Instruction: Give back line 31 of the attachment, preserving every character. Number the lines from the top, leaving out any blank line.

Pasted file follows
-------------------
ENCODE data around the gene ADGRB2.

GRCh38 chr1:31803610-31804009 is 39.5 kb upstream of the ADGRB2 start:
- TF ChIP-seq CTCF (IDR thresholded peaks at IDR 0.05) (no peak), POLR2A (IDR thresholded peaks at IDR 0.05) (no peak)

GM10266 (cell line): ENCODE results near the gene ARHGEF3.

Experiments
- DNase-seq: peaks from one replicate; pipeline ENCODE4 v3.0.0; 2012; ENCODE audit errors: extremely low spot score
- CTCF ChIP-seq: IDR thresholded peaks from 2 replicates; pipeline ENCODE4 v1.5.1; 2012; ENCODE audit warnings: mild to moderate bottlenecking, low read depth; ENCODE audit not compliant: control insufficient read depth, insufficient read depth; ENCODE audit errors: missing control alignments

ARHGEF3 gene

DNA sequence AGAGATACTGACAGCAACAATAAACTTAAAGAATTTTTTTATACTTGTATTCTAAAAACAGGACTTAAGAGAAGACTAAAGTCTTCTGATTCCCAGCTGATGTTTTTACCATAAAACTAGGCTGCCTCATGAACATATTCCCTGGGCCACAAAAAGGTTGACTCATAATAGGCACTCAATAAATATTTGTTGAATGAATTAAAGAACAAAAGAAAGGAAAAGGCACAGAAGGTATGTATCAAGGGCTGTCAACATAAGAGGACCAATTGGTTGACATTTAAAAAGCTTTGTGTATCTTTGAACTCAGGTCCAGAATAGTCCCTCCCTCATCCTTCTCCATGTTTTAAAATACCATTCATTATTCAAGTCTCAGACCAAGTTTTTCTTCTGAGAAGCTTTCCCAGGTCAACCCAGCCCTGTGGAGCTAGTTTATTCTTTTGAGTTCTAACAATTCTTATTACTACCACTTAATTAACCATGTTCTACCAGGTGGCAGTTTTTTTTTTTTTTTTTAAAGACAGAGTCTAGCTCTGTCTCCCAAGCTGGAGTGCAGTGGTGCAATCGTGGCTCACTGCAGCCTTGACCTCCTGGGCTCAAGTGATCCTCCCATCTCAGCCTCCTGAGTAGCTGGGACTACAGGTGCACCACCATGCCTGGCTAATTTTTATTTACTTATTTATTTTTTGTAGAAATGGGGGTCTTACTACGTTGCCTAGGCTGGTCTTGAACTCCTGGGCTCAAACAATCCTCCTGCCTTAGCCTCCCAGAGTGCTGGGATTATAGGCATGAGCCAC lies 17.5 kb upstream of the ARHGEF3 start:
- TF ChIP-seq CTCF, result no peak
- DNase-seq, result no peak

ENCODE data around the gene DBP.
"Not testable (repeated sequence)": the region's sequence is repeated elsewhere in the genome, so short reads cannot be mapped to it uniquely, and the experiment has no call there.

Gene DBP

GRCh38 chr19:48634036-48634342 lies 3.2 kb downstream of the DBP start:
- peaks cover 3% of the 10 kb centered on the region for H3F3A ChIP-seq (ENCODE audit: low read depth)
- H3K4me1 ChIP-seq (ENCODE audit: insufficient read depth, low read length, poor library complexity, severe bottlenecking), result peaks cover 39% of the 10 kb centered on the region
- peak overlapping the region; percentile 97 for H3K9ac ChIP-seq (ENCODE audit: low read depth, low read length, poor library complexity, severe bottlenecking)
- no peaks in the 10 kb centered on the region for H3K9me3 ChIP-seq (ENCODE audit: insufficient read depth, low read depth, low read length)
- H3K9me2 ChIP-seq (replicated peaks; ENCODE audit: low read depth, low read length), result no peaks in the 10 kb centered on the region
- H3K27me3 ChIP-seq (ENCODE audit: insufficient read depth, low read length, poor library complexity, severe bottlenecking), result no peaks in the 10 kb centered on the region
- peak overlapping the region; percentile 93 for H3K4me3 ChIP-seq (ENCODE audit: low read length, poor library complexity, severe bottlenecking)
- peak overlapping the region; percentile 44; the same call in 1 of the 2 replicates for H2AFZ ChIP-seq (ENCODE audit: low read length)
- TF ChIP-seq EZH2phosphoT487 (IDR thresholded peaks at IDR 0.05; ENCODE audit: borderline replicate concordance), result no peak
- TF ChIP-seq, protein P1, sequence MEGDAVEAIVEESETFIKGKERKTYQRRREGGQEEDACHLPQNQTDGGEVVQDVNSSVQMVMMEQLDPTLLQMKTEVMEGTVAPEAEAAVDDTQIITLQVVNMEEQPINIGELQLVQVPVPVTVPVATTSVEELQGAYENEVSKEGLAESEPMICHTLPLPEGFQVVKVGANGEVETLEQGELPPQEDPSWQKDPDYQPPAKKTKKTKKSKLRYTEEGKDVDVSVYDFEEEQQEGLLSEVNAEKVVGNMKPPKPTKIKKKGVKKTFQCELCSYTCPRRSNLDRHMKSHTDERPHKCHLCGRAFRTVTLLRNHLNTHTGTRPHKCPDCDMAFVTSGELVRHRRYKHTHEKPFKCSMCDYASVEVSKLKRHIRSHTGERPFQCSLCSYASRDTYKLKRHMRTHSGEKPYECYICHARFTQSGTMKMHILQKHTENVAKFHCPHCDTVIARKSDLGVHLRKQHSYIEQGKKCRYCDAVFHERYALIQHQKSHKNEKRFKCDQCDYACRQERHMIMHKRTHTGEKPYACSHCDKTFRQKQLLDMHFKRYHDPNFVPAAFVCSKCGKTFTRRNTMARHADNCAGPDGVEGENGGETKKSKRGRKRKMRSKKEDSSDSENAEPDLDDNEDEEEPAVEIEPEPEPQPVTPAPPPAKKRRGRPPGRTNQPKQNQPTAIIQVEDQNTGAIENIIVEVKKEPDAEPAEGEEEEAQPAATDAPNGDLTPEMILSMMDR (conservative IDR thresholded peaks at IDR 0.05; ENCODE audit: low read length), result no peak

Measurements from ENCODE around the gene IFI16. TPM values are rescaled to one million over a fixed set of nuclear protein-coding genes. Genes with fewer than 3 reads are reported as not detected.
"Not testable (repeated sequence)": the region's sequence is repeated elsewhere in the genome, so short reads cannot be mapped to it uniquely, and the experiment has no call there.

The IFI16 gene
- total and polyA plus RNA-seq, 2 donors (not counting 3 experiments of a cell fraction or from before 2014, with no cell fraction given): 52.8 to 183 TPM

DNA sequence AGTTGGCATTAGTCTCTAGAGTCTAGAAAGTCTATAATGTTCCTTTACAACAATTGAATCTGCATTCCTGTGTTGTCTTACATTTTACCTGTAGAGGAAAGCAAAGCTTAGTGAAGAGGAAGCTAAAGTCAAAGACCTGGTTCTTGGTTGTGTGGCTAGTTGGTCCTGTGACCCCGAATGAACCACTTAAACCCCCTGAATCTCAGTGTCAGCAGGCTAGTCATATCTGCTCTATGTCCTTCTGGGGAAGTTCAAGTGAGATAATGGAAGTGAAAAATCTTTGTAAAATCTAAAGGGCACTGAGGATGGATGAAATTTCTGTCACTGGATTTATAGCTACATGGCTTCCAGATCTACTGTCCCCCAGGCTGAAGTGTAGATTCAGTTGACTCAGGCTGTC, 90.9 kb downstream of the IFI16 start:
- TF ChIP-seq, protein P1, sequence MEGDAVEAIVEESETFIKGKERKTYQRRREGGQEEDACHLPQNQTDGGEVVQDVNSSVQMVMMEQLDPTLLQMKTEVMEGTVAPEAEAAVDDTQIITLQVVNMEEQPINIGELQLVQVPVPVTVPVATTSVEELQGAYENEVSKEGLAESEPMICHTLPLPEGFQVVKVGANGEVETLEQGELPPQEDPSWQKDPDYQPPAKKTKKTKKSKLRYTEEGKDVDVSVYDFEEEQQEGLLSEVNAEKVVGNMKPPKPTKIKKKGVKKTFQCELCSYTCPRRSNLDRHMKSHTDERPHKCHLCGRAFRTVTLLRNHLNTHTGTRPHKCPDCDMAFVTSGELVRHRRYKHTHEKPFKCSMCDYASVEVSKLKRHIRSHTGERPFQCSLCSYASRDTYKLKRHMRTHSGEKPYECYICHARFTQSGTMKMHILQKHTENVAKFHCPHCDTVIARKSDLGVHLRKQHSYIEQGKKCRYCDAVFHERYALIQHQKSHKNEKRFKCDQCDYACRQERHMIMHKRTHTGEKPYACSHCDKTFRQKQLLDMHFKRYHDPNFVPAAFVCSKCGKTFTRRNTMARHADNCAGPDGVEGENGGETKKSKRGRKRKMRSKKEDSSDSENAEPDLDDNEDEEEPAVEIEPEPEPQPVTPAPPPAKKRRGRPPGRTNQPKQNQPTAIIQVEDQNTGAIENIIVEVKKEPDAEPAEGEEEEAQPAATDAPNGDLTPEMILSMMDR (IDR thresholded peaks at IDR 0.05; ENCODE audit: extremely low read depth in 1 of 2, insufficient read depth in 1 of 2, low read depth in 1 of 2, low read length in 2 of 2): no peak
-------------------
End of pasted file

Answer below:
- TF ChIP-seq, protein P1, sequence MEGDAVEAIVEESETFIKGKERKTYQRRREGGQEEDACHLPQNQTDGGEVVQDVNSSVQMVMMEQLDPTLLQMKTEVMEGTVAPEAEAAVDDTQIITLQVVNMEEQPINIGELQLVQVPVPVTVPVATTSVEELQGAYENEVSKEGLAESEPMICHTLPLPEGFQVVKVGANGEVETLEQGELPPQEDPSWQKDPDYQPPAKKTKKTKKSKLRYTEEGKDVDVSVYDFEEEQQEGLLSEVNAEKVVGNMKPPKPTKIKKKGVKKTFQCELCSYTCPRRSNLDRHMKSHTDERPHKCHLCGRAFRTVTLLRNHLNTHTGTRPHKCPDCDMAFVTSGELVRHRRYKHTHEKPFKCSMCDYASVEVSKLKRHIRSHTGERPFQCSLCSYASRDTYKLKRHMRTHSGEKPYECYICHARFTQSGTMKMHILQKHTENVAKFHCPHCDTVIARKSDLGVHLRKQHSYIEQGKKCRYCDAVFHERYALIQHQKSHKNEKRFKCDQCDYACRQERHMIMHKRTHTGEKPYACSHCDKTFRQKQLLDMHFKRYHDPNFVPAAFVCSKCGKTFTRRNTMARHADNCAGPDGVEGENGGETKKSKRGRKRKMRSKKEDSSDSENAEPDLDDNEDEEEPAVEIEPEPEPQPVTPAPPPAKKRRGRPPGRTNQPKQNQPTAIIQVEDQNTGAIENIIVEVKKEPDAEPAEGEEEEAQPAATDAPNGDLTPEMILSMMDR (IDR thresholded peaks at IDR 0.05; ENCODE audit: extremely low read depth in 1 of 2, insufficient read depth in 1 of 2, low read depth in 1 of 2, low read length in 2 of 2): no peak